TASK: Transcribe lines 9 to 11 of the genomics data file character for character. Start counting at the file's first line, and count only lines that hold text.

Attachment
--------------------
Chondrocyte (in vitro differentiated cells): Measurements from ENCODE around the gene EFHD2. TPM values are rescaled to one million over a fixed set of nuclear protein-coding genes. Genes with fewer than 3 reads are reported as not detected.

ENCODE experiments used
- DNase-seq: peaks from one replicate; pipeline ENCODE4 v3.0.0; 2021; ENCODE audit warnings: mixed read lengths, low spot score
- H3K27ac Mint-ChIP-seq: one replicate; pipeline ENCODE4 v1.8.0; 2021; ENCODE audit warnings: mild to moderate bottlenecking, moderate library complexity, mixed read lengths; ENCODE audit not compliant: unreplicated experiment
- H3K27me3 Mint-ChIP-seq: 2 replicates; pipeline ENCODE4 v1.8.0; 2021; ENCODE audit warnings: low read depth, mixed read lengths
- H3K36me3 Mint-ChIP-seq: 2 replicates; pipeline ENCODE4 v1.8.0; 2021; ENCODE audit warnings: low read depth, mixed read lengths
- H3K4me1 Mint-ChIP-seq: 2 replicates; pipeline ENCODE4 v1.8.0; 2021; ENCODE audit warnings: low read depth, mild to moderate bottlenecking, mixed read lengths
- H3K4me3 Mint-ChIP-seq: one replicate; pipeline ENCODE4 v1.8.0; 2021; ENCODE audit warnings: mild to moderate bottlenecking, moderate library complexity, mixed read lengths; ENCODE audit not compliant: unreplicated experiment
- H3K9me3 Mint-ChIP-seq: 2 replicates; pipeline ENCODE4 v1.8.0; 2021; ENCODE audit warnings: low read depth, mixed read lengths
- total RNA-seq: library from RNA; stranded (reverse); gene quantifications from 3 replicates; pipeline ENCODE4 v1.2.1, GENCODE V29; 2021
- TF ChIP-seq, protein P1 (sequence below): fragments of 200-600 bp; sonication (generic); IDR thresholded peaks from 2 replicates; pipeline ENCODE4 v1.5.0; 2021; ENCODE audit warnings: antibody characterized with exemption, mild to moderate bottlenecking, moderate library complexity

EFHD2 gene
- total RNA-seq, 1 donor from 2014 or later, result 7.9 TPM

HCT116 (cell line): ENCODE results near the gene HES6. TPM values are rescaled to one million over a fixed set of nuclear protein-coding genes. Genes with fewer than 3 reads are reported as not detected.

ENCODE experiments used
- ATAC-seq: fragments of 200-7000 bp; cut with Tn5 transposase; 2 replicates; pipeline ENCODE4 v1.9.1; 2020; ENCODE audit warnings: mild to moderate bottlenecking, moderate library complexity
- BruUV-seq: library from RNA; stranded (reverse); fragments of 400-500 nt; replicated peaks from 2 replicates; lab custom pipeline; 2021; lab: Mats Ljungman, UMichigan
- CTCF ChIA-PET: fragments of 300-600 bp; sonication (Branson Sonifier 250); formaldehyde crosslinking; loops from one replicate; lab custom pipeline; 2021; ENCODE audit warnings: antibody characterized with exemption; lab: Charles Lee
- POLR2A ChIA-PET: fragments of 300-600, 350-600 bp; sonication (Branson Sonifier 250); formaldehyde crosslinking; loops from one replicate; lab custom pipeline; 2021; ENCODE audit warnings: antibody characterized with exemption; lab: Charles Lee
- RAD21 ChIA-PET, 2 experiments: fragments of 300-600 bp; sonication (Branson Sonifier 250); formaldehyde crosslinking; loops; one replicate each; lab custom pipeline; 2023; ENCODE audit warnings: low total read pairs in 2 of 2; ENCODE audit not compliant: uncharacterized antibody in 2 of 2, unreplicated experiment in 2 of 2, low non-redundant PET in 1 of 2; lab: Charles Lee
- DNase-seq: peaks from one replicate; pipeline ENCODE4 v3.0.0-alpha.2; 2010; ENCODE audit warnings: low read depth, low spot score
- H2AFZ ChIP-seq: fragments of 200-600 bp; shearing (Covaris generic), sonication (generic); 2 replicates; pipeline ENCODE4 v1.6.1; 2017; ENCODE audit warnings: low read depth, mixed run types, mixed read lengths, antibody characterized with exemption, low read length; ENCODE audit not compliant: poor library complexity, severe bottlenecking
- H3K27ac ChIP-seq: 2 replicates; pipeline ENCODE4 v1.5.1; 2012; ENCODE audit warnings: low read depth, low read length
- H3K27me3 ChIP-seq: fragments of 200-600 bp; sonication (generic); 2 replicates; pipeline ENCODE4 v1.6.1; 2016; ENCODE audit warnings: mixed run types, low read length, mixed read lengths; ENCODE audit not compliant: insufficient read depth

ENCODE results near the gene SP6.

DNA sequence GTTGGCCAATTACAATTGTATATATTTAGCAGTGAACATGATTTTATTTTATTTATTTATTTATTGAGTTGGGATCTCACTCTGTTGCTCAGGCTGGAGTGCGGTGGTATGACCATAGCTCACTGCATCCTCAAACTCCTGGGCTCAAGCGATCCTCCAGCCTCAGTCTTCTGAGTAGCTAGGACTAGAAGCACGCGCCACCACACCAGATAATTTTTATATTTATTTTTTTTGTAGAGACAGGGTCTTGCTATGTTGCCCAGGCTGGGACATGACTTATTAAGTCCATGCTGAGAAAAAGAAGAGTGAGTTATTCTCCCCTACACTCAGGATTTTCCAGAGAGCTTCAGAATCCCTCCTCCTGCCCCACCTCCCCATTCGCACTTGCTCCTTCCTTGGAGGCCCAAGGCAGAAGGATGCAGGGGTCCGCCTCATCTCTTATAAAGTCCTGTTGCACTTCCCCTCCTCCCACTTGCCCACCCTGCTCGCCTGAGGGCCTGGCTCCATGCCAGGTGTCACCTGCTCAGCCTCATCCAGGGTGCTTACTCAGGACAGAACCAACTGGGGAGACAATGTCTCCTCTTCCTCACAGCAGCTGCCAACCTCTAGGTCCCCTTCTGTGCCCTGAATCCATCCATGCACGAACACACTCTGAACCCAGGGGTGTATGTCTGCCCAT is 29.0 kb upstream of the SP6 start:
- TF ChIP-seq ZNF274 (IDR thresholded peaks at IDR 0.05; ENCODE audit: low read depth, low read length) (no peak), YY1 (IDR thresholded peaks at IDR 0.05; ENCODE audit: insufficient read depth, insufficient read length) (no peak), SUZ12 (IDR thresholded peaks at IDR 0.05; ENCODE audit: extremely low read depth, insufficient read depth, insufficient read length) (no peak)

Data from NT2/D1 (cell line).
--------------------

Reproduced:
- H3K9me3 Mint-ChIP-seq: 2 replicates; pipeline ENCODE4 v1.8.0; 2021; ENCODE audit warnings: low read depth, mixed read lengths
- total RNA-seq: library from RNA; stranded (reverse); gene quantifications from 3 replicates; pipeline ENCODE4 v1.2.1, GENCODE V29; 2021
- TF ChIP-seq, protein P1 (sequence below): fragments of 200-600 bp; sonication (generic); IDR thresholded peaks from 2 replicates; pipeline ENCODE4 v1.5.0; 2021; ENCODE audit warnings: antibody characterized with exemption, mild to moderate bottlenecking, moderate library complexity